That Man Bolt


UK/US Netflix, streaming now

Director Motonobu Hori

Cast Kenjiro Tsuda, Maaya Sakamoto,

Hiroshi Yanaka, Yasuji Kimura

Mark Millar and Leinil Yu’s four-issue comic miniseries gets an anime make-over from Netflix and animation studio Bones, the folks behind My Hero Academia and Fullmetal Alchemist: Brotherhoo­d.

The comics concern a team of superpower­ed petty crooks who leave the US, with its abundance of costumed heroes, to try their luck in Spain. Dai Sato’s screenplay – a prequel for most of its duration – loses the Iberian angle, focusing on the hapless Johnny Bolt and his attempts to get rich through a life of crime.

Bolt is the series’ greatest weakness, a lightweigh­t character with no redeeming qualities, who’s also very passive in plot terms. The final, climactic heist involves clearing a debt to Carmine, a supporting character, so there’s nothing personally at stake for

Bolt, and he smirks through the whole enterprise without a care in the world.

True to Millar’s style, there’s plenty of violence. Two members of Bolt’s team, brothers Randy and Sammy Diesel, can regenerate from any injury, so every action scene involves them being dismembere­d, mangled and eviscerate­d. Since their powers mean they’re never in any danger, it just becomes an excuse to splatter gore about the screen. If there’s meant to be a message about the superheroe­s being more violent than the crooks, then it’s lost in delivery.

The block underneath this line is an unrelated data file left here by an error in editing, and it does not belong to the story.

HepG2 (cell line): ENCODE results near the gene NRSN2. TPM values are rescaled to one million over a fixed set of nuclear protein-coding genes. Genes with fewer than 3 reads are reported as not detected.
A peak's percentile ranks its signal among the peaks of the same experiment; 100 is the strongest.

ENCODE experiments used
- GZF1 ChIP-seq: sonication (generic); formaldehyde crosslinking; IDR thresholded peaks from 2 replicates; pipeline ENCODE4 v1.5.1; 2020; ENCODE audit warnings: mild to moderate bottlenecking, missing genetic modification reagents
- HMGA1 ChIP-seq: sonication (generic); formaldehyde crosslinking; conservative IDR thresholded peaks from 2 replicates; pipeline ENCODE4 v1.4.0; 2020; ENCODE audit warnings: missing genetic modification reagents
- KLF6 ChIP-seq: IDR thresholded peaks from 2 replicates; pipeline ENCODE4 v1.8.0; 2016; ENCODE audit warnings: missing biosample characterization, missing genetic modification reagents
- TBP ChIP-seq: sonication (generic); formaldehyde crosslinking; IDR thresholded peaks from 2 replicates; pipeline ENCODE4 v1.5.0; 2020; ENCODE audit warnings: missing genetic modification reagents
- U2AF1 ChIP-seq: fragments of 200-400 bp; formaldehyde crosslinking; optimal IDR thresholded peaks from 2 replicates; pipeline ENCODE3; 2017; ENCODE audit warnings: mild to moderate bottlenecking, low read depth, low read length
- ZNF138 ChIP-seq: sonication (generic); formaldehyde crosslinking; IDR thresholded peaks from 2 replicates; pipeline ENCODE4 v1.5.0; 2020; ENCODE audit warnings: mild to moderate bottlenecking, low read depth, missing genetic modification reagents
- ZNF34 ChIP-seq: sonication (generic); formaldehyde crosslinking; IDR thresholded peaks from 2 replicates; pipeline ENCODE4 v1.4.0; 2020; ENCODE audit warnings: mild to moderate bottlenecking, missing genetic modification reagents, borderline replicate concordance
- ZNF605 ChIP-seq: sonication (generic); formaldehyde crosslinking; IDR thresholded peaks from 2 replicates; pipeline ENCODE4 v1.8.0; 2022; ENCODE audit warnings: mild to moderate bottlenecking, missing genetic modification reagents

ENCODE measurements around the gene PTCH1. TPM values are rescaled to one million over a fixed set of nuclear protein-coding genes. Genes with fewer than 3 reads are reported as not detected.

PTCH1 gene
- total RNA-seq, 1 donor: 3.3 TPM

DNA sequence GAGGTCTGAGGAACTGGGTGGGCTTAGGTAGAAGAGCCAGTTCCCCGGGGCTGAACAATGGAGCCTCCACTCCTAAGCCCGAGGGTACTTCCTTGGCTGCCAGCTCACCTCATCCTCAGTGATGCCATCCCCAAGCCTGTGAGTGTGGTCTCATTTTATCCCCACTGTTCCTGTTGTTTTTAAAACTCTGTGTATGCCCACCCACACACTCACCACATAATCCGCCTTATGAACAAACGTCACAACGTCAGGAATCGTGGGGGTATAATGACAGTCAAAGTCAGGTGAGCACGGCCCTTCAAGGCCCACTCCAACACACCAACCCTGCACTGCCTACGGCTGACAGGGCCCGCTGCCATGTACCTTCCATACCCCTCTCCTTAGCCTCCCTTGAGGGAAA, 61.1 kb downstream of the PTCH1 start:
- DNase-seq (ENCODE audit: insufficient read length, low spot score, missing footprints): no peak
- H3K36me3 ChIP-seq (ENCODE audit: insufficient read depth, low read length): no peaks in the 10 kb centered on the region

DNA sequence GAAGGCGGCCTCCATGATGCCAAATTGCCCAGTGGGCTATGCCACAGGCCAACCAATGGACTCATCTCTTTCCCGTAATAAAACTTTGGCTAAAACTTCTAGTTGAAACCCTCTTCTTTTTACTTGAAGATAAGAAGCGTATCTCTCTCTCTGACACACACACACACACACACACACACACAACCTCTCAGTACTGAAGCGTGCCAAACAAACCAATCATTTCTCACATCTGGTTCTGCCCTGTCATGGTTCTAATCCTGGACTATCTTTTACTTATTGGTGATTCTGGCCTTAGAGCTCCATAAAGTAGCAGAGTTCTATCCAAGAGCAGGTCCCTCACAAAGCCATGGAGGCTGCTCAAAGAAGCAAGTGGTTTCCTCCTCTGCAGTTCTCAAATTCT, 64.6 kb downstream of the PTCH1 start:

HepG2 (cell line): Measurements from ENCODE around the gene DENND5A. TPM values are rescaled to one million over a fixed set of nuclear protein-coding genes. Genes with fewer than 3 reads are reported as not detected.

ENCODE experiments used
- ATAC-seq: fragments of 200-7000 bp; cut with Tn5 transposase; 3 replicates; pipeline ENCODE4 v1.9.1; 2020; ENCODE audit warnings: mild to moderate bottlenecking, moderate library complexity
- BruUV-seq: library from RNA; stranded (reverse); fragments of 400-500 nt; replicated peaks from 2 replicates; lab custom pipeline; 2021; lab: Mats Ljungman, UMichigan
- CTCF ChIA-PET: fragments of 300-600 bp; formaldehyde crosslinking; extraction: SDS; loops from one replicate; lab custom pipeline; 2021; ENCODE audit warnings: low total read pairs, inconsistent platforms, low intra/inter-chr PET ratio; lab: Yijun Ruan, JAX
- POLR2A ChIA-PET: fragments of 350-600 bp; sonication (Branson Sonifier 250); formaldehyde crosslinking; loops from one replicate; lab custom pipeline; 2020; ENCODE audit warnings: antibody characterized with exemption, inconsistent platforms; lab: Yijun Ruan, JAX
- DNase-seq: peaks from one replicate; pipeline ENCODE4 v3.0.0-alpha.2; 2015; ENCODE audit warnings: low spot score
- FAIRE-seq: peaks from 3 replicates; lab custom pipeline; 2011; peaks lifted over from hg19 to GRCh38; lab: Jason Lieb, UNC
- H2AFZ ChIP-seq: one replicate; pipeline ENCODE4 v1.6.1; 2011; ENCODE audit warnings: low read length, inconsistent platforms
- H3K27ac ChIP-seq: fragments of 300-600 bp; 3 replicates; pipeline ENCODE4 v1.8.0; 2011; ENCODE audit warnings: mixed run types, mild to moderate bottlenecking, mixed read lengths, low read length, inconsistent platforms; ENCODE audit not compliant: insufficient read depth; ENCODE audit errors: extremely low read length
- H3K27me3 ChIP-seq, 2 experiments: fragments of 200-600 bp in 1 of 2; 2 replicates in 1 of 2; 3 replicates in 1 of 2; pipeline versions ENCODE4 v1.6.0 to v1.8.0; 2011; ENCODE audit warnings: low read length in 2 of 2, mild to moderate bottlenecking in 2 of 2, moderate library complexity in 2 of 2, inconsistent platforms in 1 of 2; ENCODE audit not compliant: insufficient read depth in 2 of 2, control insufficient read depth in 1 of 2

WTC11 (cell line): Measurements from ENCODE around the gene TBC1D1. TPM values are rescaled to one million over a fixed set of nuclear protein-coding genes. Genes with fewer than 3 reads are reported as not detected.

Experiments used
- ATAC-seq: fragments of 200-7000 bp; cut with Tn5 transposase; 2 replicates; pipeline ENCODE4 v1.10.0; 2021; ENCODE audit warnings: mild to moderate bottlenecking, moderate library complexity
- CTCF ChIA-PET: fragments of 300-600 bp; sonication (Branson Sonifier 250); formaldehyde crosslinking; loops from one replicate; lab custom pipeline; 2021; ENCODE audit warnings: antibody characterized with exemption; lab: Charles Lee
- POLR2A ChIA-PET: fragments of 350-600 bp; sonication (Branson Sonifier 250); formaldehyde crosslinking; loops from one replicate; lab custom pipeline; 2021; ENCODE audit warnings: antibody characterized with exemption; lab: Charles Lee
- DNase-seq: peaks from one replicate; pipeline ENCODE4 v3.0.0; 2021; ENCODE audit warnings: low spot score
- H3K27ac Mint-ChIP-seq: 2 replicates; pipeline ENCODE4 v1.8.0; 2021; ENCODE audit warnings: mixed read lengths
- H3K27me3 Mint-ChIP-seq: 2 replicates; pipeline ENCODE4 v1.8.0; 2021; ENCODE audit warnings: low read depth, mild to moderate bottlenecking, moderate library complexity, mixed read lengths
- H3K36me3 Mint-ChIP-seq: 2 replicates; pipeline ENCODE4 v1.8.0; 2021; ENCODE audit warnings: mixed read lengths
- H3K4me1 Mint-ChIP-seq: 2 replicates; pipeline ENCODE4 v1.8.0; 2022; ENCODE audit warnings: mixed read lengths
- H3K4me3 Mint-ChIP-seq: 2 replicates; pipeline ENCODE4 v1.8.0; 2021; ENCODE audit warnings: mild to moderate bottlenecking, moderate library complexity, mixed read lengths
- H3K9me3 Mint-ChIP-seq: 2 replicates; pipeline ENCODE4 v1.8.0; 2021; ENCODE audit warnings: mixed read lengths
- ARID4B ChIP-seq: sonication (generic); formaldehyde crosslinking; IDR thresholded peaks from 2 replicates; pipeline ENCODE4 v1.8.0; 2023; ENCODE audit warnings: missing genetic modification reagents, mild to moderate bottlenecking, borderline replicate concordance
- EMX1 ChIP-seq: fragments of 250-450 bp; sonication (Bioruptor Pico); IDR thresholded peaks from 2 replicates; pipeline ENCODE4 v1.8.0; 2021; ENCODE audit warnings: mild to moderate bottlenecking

The plotting is contrived – for example, at one point the antagonist­s have Bolt and his squad completely at their mercy but inexplicab­ly spare them – character designs and animation are unremarkab­le and overall, the series feels emotionall­y uninvolvin­g and oddly humourless. David West

Mark Millar originally had plans to make a low-budget live-action film of Super Crooks, but the project fizzled out.

 ?? ?? “I’ve always wanted a pearl necklace.”
“I’ve always wanted a pearl necklace.”

Newspapers in English

Newspapers from Australia